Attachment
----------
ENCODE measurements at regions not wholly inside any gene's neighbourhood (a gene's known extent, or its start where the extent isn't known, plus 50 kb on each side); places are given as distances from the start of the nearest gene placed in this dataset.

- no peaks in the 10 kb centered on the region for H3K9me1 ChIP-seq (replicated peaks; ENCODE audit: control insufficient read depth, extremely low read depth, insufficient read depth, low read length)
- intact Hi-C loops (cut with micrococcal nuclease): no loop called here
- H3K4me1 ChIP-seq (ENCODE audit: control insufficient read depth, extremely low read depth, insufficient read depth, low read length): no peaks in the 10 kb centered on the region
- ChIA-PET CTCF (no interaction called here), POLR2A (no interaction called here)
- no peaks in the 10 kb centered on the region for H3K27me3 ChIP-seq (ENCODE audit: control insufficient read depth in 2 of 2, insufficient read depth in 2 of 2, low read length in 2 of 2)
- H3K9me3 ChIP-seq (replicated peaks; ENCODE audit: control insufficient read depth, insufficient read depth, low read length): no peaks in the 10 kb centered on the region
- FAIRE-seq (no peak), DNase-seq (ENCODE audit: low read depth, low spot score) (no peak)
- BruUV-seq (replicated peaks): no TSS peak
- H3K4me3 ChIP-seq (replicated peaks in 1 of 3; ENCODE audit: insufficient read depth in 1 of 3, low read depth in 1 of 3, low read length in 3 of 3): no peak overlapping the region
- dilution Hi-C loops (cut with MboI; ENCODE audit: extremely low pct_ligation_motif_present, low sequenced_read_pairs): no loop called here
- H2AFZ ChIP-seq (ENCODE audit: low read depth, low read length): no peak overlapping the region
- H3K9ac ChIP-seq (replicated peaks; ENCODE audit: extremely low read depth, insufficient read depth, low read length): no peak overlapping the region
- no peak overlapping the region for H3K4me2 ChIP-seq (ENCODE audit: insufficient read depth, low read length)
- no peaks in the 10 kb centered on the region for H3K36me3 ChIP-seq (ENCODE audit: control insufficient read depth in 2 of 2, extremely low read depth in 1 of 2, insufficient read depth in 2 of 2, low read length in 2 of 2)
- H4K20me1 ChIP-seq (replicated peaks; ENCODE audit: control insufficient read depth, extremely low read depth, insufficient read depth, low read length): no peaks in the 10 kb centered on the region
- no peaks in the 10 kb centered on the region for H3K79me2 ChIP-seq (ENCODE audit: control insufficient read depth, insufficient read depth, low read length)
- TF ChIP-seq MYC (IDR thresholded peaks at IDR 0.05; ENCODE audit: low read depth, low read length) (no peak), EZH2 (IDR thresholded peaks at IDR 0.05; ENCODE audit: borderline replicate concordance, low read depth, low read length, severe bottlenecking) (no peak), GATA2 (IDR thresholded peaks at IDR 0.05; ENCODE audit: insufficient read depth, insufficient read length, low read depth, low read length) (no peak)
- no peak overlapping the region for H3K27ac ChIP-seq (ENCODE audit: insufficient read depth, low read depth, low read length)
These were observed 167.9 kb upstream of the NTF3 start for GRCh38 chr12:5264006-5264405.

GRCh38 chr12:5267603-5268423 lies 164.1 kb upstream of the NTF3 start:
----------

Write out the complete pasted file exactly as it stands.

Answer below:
ENCODE measurements at regions not wholly inside any gene's neighbourhood (a gene's known extent, or its start where the extent isn't known, plus 50 kb on each side); places are given as distances from the start of the nearest gene placed in this dataset.

- no peaks in the 10 kb centered on the region for H3K9me1 ChIP-seq (replicated peaks; ENCODE audit: control insufficient read depth, extremely low read depth, insufficient read depth, low read length)
- intact Hi-C loops (cut with micrococcal nuclease): no loop called here
- H3K4me1 ChIP-seq (ENCODE audit: control insufficient read depth, extremely low read depth, insufficient read depth, low read length): no peaks in the 10 kb centered on the region
- ChIA-PET CTCF (no interaction called here), POLR2A (no interaction called here)
- no peaks in the 10 kb centered on the region for H3K27me3 ChIP-seq (ENCODE audit: control insufficient read depth in 2 of 2, insufficient read depth in 2 of 2, low read length in 2 of 2)
- H3K9me3 ChIP-seq (replicated peaks; ENCODE audit: control insufficient read depth, insufficient read depth, low read length): no peaks in the 10 kb centered on the region
- FAIRE-seq (no peak), DNase-seq (ENCODE audit: low read depth, low spot score) (no peak)
- BruUV-seq (replicated peaks): no TSS peak
- H3K4me3 ChIP-seq (replicated peaks in 1 of 3; ENCODE audit: insufficient read depth in 1 of 3, low read depth in 1 of 3, low read length in 3 of 3): no peak overlapping the region
- dilution Hi-C loops (cut with MboI; ENCODE audit: extremely low pct_ligation_motif_present, low sequenced_read_pairs): no loop called here
- H2AFZ ChIP-seq (ENCODE audit: low read depth, low read length): no peak overlapping the region
- H3K9ac ChIP-seq (replicated peaks; ENCODE audit: extremely low read depth, insufficient read depth, low read length): no peak overlapping the region
- no peak overlapping the region for H3K4me2 ChIP-seq (ENCODE audit: insufficient read depth, low read length)
- no peaks in the 10 kb centered on the region for H3K36me3 ChIP-seq (ENCODE audit: control insufficient read depth in 2 of 2, extremely low read depth in 1 of 2, insufficient read depth in 2 of 2, low read length in 2 of 2)
- H4K20me1 ChIP-seq (replicated peaks; ENCODE audit: control insufficient read depth, extremely low read depth, insufficient read depth, low read length): no peaks in the 10 kb centered on the region
- no peaks in the 10 kb centered on the region for H3K79me2 ChIP-seq (ENCODE audit: control insufficient read depth, insufficient read depth, low read length)
- TF ChIP-seq MYC (IDR thresholded peaks at IDR 0.05; ENCODE audit: low read depth, low read length) (no peak), EZH2 (IDR thresholded peaks at IDR 0.05; ENCODE audit: borderline replicate concordance, low read depth, low read length, severe bottlenecking) (no peak), GATA2 (IDR thresholded peaks at IDR 0.05; ENCODE audit: insufficient read depth, insufficient read length, low read depth, low read length) (no peak)
- no peak overlapping the region for H3K27ac ChIP-seq (ENCODE audit: insufficient read depth, low read depth, low read length)
These were observed 167.9 kb upstream of the NTF3 start for GRCh38 chr12:5264006-5264405.

GRCh38 chr12:5267603-5268423 lies 164.1 kb upstream of the NTF3 start: